During my initial pass through my candidates I didn’t see a theme among them, but I now see that the majority have a element of soul and passion that you don’t find in popular music. I continue to find myself drawn to psychedelic rock and traditional country, but I also enjoyed several albums in the emo, R&B, and indie pop genres. If I can leave you with one thought, it’s that there’s too much great music out there to limit your portfolio to just one area. I hope you find something here new and exciting to you.
1. Everybody's a Good Dog, by Diane Coffee
My favorite album of 2013 was We Are The 21st Century Ambassadors of Peace, by Foxygen, so I was eager for the release of this album by Foxygen's drummer, Shaun Fleming. Every song is a winner, and most feature unexpected change-ups that characterize the psych rock genre. In fact, the first minute of the opening track contains four distinct sounds that repeat throughout the song. Smoke ‘em if you got ‘em, and enjoy the ride!
2. Sonic Ranch, by Whitey Morgan and the 78s
This was an exceptional year for traditional country, and Whitey Morgan’s album epitomizes all the good things that country music is, or should be. Sure, you might consider some of the songs stereotypical, what with him singing about whiskey and drinking and so on, but so what. This is a fun ride that channels everything that made Hank Williams and Waylon Jennings legends in country music.
3. At Least For Now, by Benjamin Clementine
The problem with popular music is its lack of soul. I don’t mean soul as in the music that evolved from African-American gospel music, rhythm and blues, and jazz. I mean soul as in feeling emotions deeply and sharing them through whatever form of music you use to express yourself. Benjamin Clementine feels deeply and has a lot to say, and At Least For Now shows that you don’t have to be an accomplished vocalist to be a great singer. His music rests on beautiful piano compositions, solid lyricism, and innovative delivery.
4. Traveller, by Chris Stapleton
You probably know about Chris Stapleton by now, now that he won Best Male Vocalist and New Artist of the Year at the 2015 Country Music Association Awards. But I knew about him much earlier, and when he released Traveller back in May I immediately knew it would be among my favorite albums of the year. Oh, and Traveller won Album of the Year as well. Chris is as soulful a vocalist as Benjamin Clementine, and his songwriting is deep and substantive. He’s written hit songs for Luke Bryan, Alan Jackson, George Strait, and even Adele, but he saved the best for himself.
5. The Fine Art of Hanging On, by The Leisure Society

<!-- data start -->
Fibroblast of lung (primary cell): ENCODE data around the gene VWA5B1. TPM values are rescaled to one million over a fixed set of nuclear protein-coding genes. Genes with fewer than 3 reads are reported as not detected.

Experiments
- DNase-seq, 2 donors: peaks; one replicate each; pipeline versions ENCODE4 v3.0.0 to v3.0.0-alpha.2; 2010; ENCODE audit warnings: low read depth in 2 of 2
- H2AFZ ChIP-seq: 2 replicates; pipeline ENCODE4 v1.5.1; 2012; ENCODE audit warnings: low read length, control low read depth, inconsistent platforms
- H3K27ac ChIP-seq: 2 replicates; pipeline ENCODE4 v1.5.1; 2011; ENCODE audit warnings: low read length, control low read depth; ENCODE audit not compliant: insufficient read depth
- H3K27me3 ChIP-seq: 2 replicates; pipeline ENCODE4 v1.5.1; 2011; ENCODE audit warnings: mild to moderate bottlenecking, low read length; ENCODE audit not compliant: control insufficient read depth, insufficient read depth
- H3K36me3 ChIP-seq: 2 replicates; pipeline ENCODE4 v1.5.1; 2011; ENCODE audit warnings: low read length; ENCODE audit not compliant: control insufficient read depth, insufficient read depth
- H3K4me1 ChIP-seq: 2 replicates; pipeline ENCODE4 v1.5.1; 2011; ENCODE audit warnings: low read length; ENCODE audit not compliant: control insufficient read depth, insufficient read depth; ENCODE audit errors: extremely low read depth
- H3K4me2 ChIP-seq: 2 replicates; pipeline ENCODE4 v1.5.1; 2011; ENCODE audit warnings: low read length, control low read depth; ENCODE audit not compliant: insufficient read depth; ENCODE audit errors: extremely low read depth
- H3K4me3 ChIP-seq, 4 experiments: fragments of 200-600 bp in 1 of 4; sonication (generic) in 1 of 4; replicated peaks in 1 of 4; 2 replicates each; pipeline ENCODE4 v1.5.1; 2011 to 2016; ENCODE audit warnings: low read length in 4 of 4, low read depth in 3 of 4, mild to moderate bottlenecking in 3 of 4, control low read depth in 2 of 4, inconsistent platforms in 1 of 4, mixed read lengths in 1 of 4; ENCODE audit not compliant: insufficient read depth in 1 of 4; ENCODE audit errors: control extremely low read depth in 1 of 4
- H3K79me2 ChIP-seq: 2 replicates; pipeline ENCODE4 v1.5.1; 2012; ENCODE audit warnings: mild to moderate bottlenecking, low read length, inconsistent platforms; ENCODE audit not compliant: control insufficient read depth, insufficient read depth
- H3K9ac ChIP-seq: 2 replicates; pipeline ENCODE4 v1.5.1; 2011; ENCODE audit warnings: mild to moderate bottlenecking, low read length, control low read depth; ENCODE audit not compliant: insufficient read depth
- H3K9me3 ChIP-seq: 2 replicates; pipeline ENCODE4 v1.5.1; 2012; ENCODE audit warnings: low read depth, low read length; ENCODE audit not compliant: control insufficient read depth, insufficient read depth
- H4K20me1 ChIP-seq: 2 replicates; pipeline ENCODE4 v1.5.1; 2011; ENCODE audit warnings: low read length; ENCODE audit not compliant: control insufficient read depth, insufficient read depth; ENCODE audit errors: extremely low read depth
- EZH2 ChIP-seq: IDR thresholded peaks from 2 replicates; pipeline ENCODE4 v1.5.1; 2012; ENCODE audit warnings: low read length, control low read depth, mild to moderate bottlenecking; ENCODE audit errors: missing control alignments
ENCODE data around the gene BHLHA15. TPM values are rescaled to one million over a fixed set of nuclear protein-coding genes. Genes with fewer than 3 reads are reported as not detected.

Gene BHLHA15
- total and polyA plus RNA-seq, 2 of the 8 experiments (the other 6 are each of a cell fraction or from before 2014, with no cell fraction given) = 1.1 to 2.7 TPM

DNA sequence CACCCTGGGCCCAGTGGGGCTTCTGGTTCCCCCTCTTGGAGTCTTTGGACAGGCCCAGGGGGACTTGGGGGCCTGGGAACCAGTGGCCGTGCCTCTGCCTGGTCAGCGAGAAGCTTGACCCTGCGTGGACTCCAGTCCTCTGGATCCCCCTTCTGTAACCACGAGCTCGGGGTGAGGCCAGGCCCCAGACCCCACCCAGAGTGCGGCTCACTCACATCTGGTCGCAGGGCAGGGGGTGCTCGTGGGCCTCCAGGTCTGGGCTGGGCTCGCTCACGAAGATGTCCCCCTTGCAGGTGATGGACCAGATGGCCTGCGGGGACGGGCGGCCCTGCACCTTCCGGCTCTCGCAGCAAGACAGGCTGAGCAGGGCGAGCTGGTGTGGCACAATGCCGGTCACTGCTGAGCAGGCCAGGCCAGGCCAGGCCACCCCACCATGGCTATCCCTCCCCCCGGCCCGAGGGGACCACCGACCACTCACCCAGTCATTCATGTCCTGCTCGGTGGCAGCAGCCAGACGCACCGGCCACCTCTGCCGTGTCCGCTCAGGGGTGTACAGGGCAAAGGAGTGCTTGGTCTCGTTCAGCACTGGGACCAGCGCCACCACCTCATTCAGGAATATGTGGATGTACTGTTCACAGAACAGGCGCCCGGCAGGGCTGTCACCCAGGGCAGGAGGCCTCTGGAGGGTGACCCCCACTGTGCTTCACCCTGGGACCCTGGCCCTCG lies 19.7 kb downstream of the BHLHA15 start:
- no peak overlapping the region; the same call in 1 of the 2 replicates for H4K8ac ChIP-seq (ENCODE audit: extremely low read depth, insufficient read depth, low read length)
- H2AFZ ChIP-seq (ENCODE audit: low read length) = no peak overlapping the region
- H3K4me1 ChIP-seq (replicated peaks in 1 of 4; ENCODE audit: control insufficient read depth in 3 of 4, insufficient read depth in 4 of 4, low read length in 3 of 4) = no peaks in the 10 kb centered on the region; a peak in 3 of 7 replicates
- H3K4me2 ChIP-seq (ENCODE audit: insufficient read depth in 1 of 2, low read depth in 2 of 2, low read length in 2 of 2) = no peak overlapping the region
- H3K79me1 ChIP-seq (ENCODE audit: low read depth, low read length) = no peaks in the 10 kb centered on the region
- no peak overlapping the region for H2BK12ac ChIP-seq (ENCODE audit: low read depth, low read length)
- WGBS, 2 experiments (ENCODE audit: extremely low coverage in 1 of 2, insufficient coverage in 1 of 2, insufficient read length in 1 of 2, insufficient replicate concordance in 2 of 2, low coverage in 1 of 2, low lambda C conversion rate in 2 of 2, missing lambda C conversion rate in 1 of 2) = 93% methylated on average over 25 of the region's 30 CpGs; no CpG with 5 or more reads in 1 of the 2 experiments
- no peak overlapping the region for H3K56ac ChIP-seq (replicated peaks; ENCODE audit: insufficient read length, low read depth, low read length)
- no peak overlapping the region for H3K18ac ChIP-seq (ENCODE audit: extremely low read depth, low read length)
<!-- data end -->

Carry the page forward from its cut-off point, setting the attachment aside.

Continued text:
The Leisure Society is an indie folk band from England, and this album is a melancholy look at relationships and life. The music is beautifully layered with a variety of instruments across its 11 tracks, a sound remarkably similar to Rufus Wainwright. The Undefeated Ego is Fine Art's standout.
6. Cass County, by Don Henley
I know what you’re thinking, “Don Henley is not a country singer.” Oh, but he is! He was born and raised in Texas and grew up listening to Buck Owens and Merle Haggard (with whom he sings on the album). But when you think about it, do labels really matter when a singer/songwriter delivers great music like this? I don’t think so. Cass County offers old time storytelling and solid musical arrangements, from the twangy Bramble Rose (featuring Miranda Lambert and Mick Jagger — yes, that Mick Jagger) to the heartbreaking story of a failed relationship in Take a Picture of This; when he sings, “Yeah, that’s a suitcase," your heart can help but hurt a little for him.
7. The Blade, by Ashley Monroe
In 2013 Ashley Monroe’s Like A Rose was among my top 10 albums of the year, so it’s no surprise to see her here again with her latest release. Ashley can do no wrong in my book with. She’s collaborated with some of the best songwriters in the industry (including Chris Stapleton) to produce a stellar collection of songs that range from the upbeat (Onto Something Good) to the emotional (The Blade). Yes, you should compare her to Dolly Parton. And for the record, I think Ashley has much more talent than Kacey Musgraves, whose 2015 release, as fun as it was, didn’t make it into my top 10.
8. Connector, by I The Mighty
Connector is a highly produced but solid rock album from the “post-hardcore” (whatever that is) and progressive rock band I The Mighty. It’s one of the few albums that’s remained on my iPhone for more than six months.
9. Bleeders Digest, by Say Hi
Bleeders Digest is a concept album from one-man band Eric Elbogen, written from the perspective of a vampire who’s trying to navigate the trials and tribulations of life…such as it is for him. The music reeks of punk over the catchy synths, and its slick production makes it easy to forget that you’re listening to the work of one person.
10. Hard Hold, by Jaala
You’re not going to like this album, so don't bother clicking the link below. It’s hard to listen to with its tangled mess of rhythms, time signatures, and non-harmonies that’s harken back to free jazz of the 1950s and 60s (think John Coltrane, Cecil Taylor, Ornate Coleman). But it’s brilliant just the same.
Sun Leads Me On, by Half Moon Run
Many Moons, by Martin Courtney
The Butterscotch Cathedral, by The Butterscoth Cathedral
Chasing Yesterday, by Noel Gallagher's High Flying Bird
Edge of the Sun, by Calexico
Out of Touch, by Brothertiger
This, by The Away Days
What For?, by Toro Y Moi
How to Die in the North, by Bc Camplight
Tomorrow Is My Turn, by Rhiannon Giddens
Man It Feels Like Space Again, by Pond
Comma, by Tandem Felix
Not Now, by Regal Degal
All Possible Futures, by Miami Horror
My Love Is Cool, by Wolf Alice
Morning World, by Teen Daze
Green Lanes, by Ultimate Painting
Out of Touch, by Brothertiger
The Ruffians Misfortune, by Ray Wylie Hubbard
The Underdog, by Aaron Watson
Something More Than Free, by Jason Isbell